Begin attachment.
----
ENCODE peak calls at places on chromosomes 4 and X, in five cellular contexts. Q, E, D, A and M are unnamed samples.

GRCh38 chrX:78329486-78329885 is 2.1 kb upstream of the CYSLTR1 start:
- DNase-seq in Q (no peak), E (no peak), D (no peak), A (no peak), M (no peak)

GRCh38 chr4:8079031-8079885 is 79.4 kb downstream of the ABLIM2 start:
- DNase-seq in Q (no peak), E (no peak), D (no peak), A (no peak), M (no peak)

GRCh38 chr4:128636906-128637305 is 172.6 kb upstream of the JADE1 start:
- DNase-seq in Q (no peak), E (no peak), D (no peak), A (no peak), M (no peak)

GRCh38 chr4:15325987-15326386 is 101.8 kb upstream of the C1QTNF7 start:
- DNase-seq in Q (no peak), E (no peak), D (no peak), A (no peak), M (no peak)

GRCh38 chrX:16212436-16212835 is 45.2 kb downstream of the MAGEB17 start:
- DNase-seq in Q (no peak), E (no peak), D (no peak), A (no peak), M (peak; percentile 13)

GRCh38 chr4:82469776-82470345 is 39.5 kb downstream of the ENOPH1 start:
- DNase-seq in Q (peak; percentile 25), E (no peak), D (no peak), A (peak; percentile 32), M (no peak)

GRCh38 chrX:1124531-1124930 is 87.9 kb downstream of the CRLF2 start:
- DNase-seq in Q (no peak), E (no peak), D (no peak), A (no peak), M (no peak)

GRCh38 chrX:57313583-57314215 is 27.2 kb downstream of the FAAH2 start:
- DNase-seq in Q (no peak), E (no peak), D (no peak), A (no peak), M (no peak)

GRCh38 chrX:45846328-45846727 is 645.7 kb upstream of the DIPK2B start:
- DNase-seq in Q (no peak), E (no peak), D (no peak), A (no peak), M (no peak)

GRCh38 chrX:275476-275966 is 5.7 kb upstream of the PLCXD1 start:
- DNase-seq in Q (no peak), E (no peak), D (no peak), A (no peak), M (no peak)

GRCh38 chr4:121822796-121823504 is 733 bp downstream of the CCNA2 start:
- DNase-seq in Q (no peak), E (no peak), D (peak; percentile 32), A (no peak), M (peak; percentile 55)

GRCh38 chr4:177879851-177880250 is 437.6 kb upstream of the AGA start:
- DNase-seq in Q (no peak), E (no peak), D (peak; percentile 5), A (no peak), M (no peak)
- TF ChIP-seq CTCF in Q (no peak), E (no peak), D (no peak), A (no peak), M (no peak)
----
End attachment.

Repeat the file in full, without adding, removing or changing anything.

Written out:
ENCODE peak calls at places on chromosomes 4 and X, in five cellular contexts. Q, E, D, A and M are unnamed samples.

GRCh38 chrX:78329486-78329885 is 2.1 kb upstream of the CYSLTR1 start:
- DNase-seq in Q (no peak), E (no peak), D (no peak), A (no peak), M (no peak)

GRCh38 chr4:8079031-8079885 is 79.4 kb downstream of the ABLIM2 start:
- DNase-seq in Q (no peak), E (no peak), D (no peak), A (no peak), M (no peak)

GRCh38 chr4:128636906-128637305 is 172.6 kb upstream of the JADE1 start:
- DNase-seq in Q (no peak), E (no peak), D (no peak), A (no peak), M (no peak)

GRCh38 chr4:15325987-15326386 is 101.8 kb upstream of the C1QTNF7 start:
- DNase-seq in Q (no peak), E (no peak), D (no peak), A (no peak), M (no peak)

GRCh38 chrX:16212436-16212835 is 45.2 kb downstream of the MAGEB17 start:
- DNase-seq in Q (no peak), E (no peak), D (no peak), A (no peak), M (peak; percentile 13)

GRCh38 chr4:82469776-82470345 is 39.5 kb downstream of the ENOPH1 start:
- DNase-seq in Q (peak; percentile 25), E (no peak), D (no peak), A (peak; percentile 32), M (no peak)

GRCh38 chrX:1124531-1124930 is 87.9 kb downstream of the CRLF2 start:
- DNase-seq in Q (no peak), E (no peak), D (no peak), A (no peak), M (no peak)

GRCh38 chrX:57313583-57314215 is 27.2 kb downstream of the FAAH2 start:
- DNase-seq in Q (no peak), E (no peak), D (no peak), A (no peak), M (no peak)

GRCh38 chrX:45846328-45846727 is 645.7 kb upstream of the DIPK2B start:
- DNase-seq in Q (no peak), E (no peak), D (no peak), A (no peak), M (no peak)

GRCh38 chrX:275476-275966 is 5.7 kb upstream of the PLCXD1 start:
- DNase-seq in Q (no peak), E (no peak), D (no peak), A (no peak), M (no peak)

GRCh38 chr4:121822796-121823504 is 733 bp downstream of the CCNA2 start:
- DNase-seq in Q (no peak), E (no peak), D (peak; percentile 32), A (no peak), M (peak; percentile 55)

GRCh38 chr4:177879851-177880250 is 437.6 kb upstream of the AGA start:
- DNase-seq in Q (no peak), E (no peak), D (peak; percentile 5), A (no peak), M (no peak)
- TF ChIP-seq CTCF in Q (no peak), E (no peak), D (no peak), A (no peak), M (no peak)